Monday, December 22, 2014

Book Review: Enclave (Razorland #1) by Ann Aguirre

7137327Enclave Discussion
Title: Enclave
Series: Razorland #1
Author: Ann Aguirre
Hardcover, 259 pages
Published April 12th 2011 by Feiwel & Friends
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Recommendation.  
Fans of Eve by Anna Carey, 5th Wave by Rick Yancey, or Eleventh Plague by Jeff Hirsch will enjoy this book.  Actually, any YA reader who likes dirty (as in dirt, not sexual), dark dystopian-post apocalyptic zombie books should try out this series.
 
Summary.
On Deuce’s 15th birthday she is now a full member of the Enclave and no long a brat.  Her new role in the enclave will be Huntress.  She is a part of a group of people who must protect and feed the others. Everything is going as Deuce planned, until she finds out that her hunting partner is Fade, an odd guy who was not originally from the enclave.  Slowly Deuce realizes that the enclave life isn’t as perfect as her thought and maybe the elders don’t have the citizen’s best interest at heart.

Review.
I enjoyed this book a lot.  It made me want to wash my hand, because the characters were always muddy, sooty, or bloody.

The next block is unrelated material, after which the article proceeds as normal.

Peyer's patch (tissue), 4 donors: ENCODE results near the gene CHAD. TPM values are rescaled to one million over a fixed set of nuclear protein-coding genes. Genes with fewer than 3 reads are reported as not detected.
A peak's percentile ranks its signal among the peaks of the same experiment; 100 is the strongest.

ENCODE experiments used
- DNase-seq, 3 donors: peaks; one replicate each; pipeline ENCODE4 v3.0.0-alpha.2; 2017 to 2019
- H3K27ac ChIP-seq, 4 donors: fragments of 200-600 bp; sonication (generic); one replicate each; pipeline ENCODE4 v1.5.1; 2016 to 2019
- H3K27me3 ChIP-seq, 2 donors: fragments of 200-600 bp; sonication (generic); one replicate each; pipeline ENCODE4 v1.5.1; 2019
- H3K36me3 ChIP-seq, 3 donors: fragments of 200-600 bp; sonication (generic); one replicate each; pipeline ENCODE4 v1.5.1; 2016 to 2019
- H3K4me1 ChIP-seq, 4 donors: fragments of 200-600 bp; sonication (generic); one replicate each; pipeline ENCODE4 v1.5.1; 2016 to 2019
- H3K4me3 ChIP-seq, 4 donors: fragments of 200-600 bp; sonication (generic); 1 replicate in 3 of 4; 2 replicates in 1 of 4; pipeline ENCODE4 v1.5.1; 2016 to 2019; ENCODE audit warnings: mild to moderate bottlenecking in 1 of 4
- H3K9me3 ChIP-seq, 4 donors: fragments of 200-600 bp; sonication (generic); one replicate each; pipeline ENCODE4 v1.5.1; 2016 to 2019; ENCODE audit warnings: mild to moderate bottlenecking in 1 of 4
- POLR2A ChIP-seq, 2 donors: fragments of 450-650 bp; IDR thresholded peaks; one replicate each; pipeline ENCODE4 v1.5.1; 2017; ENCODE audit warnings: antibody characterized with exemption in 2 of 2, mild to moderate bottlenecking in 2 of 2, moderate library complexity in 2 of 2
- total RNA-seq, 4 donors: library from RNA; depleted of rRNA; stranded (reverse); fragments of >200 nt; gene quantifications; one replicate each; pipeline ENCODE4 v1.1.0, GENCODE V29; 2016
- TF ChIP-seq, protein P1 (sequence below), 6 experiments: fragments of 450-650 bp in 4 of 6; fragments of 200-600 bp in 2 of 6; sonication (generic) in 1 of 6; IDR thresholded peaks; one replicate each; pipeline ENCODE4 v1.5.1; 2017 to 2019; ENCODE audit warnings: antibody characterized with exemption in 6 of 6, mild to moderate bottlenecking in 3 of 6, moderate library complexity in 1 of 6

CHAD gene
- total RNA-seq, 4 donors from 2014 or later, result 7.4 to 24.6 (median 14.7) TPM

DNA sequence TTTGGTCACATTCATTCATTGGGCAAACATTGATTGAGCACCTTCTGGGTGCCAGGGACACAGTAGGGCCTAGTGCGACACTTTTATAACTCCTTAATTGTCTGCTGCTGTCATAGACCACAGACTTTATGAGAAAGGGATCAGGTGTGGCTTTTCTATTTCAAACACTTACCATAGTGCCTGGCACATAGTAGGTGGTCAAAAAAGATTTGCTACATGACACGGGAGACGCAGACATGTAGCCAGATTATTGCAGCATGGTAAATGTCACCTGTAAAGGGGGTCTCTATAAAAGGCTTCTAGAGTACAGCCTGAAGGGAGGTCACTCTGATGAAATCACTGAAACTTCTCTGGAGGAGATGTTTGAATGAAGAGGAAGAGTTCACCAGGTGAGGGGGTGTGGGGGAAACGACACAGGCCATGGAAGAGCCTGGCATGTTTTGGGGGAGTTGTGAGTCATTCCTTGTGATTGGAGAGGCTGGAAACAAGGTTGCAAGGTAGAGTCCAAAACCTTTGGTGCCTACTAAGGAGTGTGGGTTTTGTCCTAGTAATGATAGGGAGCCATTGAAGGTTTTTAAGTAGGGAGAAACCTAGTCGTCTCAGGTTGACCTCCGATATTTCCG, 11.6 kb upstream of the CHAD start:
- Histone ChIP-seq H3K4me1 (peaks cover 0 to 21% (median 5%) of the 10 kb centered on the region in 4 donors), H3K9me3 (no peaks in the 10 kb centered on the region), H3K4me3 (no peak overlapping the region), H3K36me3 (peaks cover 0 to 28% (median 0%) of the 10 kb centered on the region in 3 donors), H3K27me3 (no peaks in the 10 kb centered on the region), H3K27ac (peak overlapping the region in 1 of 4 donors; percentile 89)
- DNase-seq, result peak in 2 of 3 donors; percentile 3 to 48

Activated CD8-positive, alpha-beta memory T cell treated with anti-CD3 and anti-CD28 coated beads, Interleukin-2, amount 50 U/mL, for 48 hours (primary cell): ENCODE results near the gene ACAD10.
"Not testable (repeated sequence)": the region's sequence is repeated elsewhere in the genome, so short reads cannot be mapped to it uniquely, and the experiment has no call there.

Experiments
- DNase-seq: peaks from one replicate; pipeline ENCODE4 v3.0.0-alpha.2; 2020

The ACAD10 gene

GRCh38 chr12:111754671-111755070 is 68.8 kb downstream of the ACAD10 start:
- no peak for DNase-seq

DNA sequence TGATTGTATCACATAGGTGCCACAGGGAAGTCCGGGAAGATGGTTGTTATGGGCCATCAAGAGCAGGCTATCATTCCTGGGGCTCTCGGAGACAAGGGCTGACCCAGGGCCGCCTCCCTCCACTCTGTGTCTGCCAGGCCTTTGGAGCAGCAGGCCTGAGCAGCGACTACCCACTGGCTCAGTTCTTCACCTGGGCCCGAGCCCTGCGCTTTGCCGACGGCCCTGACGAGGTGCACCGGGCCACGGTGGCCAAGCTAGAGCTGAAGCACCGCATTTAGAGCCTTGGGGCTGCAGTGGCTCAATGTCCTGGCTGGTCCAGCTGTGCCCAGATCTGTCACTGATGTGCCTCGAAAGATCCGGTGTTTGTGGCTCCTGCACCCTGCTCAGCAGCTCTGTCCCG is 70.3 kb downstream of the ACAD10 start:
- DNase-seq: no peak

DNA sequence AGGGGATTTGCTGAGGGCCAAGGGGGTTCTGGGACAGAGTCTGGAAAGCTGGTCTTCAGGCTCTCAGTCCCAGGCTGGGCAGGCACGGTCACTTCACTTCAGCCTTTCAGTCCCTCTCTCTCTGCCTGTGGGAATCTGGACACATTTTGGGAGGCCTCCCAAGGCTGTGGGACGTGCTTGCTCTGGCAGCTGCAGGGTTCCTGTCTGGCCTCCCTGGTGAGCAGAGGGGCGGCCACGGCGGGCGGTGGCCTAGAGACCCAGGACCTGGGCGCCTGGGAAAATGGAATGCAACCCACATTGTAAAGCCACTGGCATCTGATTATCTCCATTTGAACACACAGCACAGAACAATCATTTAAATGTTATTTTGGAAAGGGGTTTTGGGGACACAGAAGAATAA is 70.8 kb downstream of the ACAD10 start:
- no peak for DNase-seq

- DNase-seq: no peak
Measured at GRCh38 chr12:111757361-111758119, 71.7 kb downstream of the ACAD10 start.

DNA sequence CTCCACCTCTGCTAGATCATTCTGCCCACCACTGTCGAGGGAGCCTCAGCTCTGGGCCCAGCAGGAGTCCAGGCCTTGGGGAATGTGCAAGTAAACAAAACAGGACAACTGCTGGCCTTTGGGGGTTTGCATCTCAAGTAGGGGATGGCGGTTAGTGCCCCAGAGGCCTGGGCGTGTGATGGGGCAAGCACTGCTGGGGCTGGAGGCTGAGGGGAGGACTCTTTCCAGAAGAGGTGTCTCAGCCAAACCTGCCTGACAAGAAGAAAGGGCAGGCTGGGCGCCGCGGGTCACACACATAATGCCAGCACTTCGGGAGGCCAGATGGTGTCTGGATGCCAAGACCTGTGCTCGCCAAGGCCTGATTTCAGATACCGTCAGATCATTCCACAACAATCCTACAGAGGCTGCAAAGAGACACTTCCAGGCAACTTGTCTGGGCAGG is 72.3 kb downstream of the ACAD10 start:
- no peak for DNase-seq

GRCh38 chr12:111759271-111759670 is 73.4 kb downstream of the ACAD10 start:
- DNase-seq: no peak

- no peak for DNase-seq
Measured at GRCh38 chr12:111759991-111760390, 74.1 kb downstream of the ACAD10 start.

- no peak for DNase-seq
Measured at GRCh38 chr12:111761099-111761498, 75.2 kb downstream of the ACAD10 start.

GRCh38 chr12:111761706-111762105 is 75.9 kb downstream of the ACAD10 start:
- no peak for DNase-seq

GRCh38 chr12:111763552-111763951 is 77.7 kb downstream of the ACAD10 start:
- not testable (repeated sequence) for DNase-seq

Likes.
·      I like how Deuce’s and Fade’s friendship is not automatic.  It takes a while, and it isn’t perfect.
·      I love, love, love that there is not love triangle.  I am so sick of YA love triangles.  I thought for a minute there might be one, but the author surprised me—thank you Ann Aguirre!
·      I think it is admirable that as Deuce grows as a person she appreciates the other jobs more.  At first Duece sees being a Breeder as a sign of weakness, but then she realizes there are different types of strengths.
Dislikes.
·      I don’t like their naming system.  It seems odd that they would just be numbers also when do the number start over, every couple of years or what?
·      The College Enclave seems too heartless.  I feel like they would cared more about whether Nassau Enclave is doing well if for no reason other than they are trade partners.
·      There is neither climax at the end of the book nor cliffhanger.  I feel like Aguirre was thinking, “Well, let’s just stop here and call the next chapter a sequel.” I feel like the book should have ended a couple chapters before it did.

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